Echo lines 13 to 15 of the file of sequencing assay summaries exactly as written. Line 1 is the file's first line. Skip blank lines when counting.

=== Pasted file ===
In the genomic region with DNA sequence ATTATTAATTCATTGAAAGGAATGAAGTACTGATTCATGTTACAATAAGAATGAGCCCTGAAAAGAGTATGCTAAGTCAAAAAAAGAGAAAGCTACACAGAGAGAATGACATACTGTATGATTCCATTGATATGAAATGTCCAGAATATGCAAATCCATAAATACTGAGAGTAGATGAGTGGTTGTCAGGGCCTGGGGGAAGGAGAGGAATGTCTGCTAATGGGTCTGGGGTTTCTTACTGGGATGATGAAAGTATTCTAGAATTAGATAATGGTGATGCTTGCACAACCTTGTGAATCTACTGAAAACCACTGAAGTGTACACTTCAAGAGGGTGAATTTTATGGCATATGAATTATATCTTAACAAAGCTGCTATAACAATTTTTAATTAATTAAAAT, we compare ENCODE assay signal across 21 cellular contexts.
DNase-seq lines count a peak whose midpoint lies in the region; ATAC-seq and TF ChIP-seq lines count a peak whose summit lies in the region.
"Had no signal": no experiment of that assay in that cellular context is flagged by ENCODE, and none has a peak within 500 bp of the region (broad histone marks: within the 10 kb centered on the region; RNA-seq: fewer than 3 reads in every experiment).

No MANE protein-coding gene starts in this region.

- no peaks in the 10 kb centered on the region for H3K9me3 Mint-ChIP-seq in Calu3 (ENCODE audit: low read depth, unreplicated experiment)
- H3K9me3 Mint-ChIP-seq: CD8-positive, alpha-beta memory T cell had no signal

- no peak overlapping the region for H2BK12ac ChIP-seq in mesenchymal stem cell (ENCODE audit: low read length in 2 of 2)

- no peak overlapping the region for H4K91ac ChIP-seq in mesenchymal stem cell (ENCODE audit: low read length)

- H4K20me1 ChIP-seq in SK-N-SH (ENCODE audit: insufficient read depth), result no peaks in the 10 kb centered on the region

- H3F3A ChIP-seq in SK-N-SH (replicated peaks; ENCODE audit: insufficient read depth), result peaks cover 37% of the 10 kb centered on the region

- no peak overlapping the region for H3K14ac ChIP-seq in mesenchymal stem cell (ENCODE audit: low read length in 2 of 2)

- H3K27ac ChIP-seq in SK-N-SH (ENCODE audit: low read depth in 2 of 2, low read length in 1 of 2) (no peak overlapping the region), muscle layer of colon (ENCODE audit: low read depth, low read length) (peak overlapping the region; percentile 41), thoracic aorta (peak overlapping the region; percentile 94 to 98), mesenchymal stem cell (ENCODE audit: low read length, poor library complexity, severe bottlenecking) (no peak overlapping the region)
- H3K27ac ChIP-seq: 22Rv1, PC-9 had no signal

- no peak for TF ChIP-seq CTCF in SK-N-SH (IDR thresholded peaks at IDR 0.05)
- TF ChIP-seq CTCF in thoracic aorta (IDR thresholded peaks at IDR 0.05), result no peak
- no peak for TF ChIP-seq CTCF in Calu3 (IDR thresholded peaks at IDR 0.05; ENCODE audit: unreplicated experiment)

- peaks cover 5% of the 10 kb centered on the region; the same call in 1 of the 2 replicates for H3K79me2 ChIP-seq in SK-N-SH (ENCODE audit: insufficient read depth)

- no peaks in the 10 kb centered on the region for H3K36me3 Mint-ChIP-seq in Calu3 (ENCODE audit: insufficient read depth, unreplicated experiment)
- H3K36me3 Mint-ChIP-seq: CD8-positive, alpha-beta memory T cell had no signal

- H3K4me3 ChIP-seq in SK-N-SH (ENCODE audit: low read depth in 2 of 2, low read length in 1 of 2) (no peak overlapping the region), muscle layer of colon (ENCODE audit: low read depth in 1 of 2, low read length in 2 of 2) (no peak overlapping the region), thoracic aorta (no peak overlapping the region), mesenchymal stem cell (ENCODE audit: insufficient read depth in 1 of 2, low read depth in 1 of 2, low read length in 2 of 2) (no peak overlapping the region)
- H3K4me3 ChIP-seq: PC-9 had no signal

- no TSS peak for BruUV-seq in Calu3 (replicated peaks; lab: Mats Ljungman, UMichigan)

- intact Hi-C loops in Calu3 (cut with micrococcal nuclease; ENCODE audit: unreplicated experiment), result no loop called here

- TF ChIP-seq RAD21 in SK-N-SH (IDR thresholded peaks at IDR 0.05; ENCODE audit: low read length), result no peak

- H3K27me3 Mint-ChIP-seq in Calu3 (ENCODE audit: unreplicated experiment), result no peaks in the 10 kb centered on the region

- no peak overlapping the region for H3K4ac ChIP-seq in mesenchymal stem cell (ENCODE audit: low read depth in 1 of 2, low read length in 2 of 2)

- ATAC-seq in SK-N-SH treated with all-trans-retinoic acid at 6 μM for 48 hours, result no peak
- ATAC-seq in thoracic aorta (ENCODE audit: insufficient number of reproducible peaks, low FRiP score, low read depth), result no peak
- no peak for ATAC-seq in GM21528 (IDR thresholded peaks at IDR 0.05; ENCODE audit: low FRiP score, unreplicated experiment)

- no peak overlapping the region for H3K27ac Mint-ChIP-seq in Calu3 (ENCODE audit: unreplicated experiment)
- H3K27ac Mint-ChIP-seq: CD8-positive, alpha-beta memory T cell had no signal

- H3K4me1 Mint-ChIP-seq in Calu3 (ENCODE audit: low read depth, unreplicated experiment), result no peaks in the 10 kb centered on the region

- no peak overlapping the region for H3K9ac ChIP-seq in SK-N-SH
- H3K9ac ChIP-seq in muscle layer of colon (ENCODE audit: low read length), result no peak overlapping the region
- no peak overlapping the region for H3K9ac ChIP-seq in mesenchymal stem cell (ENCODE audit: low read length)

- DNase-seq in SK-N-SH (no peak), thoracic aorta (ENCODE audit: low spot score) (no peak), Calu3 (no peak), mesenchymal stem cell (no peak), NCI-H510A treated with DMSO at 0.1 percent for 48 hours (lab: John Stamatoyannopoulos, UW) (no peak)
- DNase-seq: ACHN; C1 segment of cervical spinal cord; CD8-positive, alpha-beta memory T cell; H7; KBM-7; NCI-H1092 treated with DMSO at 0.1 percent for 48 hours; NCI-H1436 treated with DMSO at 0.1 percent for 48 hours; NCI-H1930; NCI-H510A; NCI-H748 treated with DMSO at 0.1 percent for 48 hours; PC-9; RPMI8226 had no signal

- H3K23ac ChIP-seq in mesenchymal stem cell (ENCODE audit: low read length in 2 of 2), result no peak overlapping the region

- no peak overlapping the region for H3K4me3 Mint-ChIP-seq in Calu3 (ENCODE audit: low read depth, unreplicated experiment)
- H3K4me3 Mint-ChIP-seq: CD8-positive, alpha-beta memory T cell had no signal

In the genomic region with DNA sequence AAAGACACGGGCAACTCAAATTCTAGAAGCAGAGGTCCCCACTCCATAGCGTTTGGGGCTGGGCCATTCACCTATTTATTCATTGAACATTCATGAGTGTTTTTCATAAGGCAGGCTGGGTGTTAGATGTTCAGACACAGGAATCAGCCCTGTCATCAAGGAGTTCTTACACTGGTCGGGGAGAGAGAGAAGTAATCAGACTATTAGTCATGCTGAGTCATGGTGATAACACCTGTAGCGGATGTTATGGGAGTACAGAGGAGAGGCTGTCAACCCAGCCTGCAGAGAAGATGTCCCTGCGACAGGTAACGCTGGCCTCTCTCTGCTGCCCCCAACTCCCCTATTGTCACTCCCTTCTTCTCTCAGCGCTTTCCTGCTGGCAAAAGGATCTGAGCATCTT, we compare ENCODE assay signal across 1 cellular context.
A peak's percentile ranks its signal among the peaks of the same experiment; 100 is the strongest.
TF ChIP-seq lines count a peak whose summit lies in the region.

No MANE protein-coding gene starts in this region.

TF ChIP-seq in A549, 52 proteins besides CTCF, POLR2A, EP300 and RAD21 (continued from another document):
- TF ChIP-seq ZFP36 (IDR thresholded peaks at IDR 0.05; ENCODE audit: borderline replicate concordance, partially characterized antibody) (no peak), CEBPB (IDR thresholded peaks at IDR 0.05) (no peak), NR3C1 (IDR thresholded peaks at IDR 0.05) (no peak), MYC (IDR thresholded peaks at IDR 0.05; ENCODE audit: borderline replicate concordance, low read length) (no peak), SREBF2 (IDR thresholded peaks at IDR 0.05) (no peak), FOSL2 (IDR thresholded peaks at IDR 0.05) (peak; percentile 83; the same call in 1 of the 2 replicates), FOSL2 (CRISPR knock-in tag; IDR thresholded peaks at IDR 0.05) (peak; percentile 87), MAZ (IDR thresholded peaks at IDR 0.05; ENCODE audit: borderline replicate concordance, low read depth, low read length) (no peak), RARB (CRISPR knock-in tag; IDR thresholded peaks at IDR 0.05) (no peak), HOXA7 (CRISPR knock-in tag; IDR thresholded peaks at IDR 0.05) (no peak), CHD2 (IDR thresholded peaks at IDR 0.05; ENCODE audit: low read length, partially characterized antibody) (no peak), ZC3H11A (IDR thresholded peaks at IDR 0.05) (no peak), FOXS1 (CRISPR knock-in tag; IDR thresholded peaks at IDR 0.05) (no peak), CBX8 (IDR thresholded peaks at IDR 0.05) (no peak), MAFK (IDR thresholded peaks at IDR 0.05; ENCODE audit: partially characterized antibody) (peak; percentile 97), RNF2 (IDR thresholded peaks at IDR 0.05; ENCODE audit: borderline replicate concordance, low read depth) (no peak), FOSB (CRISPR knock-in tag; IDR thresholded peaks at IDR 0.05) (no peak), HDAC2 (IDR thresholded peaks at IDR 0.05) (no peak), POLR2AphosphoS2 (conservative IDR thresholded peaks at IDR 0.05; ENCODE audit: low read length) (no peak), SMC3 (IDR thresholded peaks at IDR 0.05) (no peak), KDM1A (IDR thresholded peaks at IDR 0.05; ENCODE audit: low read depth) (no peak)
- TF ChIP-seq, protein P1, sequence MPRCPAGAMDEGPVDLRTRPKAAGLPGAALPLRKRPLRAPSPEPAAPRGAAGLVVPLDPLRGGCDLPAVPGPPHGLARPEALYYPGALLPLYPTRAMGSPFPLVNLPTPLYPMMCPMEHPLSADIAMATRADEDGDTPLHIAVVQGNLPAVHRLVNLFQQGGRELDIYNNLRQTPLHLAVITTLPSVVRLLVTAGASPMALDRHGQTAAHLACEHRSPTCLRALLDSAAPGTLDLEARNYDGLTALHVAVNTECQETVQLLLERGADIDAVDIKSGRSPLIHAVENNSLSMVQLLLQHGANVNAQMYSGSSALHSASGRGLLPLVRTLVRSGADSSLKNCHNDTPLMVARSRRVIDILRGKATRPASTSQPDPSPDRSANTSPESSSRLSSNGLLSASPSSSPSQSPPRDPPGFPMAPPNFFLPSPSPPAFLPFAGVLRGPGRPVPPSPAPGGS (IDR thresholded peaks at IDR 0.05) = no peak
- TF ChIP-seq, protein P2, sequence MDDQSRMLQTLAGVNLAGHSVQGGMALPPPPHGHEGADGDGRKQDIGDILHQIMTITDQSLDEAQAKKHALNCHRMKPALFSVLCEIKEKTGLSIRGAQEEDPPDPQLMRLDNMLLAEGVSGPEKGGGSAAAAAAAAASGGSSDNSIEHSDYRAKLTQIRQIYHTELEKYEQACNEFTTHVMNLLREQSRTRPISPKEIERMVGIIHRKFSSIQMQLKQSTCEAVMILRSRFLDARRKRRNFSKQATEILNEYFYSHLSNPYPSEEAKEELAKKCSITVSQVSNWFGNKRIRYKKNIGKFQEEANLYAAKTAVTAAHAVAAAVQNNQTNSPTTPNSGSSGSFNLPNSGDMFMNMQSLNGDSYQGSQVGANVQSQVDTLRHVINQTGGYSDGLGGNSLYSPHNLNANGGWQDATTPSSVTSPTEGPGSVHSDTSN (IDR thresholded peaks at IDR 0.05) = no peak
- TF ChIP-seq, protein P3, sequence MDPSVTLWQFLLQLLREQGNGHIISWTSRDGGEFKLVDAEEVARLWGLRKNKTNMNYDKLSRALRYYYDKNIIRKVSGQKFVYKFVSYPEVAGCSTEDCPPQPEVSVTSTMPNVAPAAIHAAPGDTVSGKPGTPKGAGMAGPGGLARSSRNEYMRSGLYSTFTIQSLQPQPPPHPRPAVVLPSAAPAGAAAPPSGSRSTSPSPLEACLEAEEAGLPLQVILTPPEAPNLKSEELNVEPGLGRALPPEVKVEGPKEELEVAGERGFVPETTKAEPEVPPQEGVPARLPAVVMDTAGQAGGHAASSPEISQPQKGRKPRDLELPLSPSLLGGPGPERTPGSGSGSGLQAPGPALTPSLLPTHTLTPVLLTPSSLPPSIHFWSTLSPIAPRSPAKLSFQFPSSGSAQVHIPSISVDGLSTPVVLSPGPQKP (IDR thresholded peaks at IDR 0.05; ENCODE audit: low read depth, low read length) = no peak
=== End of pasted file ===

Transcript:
- H3K27ac ChIP-seq: 22Rv1, PC-9 had no signal

- no peak for TF ChIP-seq CTCF in SK-N-SH (IDR thresholded peaks at IDR 0.05)
- TF ChIP-seq CTCF in thoracic aorta (IDR thresholded peaks at IDR 0.05), result no peak